Method to access the `nth` inserted element in a map

For example:

const map = new Map();
map.set(1, 2);
map.set(3, 4);
console.log(map.nth(1)); // [3, 4]

Preserved insertion order is a handy feature of Maps. It makes them more useful for building caches with eviction policies. For example, you can build an LRU cache by deleting and re-inserting items when they are accessed.

While implementing the SIEVE algorithm in JS, I noticed that an .nth() method would be handy. Without it, I need to track insertion order in a seperate array, OR copy the keys into an array ([][i]).

This is how simple it would be w/ an .nth method (I think this is wrong but pls ignore :bowing_man:)

  evict() {
    let hand = this.hand;
    if (hand == null) {
      hand = this.items.size - 1;
    while (this.items.nth(hand).visited) {
      this.items.nth(hand).visited = false;
      if (hand < 0) {
        hand = this.items.size - 1;
    this.hand = hand - 1;

This would use less memory than is currently possible (AFAICT).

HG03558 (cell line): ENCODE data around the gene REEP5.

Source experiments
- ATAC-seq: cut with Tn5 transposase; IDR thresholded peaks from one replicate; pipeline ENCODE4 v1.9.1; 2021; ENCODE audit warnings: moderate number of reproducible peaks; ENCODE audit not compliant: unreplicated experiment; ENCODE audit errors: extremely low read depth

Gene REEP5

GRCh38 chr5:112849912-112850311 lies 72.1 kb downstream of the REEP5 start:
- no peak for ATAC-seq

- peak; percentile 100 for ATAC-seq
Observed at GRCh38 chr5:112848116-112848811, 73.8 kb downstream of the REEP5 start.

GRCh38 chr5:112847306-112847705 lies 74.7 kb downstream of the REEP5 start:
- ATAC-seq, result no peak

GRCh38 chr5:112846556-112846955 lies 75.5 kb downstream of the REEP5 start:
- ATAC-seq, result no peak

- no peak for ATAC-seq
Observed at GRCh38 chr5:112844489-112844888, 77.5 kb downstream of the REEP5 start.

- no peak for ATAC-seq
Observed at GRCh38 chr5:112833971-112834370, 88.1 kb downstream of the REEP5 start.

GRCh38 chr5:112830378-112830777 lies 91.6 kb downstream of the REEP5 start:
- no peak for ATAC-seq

Unsure of the feasibility of this feature as I do not understand how insertion order is typically tracked today.

Apologies for sloppy writing, writing this quickly before leaving the office :)

The purpose of preserving insertion order is to enable deterministic operation across implementations, not to provide fast indexed access.

With the iterator helpers proposal you can write .nth(hand) as .keys().drop(hand).next().value. It's a bit verbose, but explicit on what's actually happening.
(See also the discussions on .at() at compatibility? 路 Issue #148 路 tc39/proposal-iterator-helpers 路 GitHub and This seems to be missing `at()`? 路 Issue #279 路 tc39/proposal-iterator-helpers 路 GitHub)

Different implementations use different strategies, but I don't think any of them afford efficient indexing. (Firefox and Chrome use something like this, while Safari uses a linked list.)

And if getting the nth item takes linear time, it's not worth providing a method for it - for example, your code snippet would take quadratic time, which is bad.

Yeah, my understanding of those implementations is that while there is an ordered list, there are also tombstones so can't directly index.

Will note that such an "at" method, while not constant-time, would still see a perf boost as it doesn't require actually reading intermediate values, only what's minimally necessary to know if a tombstone is reached. For large maps, this could easily use SIMD.

However, I'm struggling to see other use cases here.